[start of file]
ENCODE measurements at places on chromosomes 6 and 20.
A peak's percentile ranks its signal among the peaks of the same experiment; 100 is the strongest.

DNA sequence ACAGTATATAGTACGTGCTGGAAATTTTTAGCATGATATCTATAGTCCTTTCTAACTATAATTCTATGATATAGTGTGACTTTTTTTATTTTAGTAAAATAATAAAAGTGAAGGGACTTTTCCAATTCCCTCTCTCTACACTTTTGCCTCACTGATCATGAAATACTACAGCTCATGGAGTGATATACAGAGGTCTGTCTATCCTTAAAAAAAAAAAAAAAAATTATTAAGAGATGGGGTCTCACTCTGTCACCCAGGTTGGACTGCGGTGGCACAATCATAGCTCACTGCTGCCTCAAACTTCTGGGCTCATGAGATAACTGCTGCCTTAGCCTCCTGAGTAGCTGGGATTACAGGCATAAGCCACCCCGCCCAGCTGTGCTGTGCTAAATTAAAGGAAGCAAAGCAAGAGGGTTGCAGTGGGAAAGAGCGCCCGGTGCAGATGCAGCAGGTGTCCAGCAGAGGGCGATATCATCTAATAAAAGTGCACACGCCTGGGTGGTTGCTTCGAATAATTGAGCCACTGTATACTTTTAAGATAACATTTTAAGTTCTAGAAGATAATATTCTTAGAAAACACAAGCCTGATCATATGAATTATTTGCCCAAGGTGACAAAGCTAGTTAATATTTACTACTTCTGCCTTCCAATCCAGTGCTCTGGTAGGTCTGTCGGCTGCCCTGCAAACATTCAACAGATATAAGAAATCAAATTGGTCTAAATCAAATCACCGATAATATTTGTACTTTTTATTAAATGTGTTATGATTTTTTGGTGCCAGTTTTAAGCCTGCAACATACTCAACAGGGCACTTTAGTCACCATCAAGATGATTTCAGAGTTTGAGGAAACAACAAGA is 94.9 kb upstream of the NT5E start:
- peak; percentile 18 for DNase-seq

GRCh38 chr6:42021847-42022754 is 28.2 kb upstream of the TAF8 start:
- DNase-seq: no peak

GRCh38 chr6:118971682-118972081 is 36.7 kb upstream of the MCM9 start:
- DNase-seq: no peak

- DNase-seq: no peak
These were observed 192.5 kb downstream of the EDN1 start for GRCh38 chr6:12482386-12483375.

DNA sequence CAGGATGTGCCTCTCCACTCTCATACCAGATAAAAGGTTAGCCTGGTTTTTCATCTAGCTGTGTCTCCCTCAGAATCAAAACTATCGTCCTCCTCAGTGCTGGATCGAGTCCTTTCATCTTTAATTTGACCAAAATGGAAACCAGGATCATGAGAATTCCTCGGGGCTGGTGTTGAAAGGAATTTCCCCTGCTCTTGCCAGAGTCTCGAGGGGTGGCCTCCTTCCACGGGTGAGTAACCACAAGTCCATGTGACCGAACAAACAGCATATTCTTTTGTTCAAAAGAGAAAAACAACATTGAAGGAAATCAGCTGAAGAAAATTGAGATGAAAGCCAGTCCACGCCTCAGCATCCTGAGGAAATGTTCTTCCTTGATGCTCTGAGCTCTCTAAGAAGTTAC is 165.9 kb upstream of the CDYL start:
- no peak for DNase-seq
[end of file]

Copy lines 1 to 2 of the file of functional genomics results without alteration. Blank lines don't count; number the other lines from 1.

ENCODE measurements at places on chromosomes 6 and 20.
A peak's percentile ranks its signal among the peaks of the same experiment; 100 is the strongest.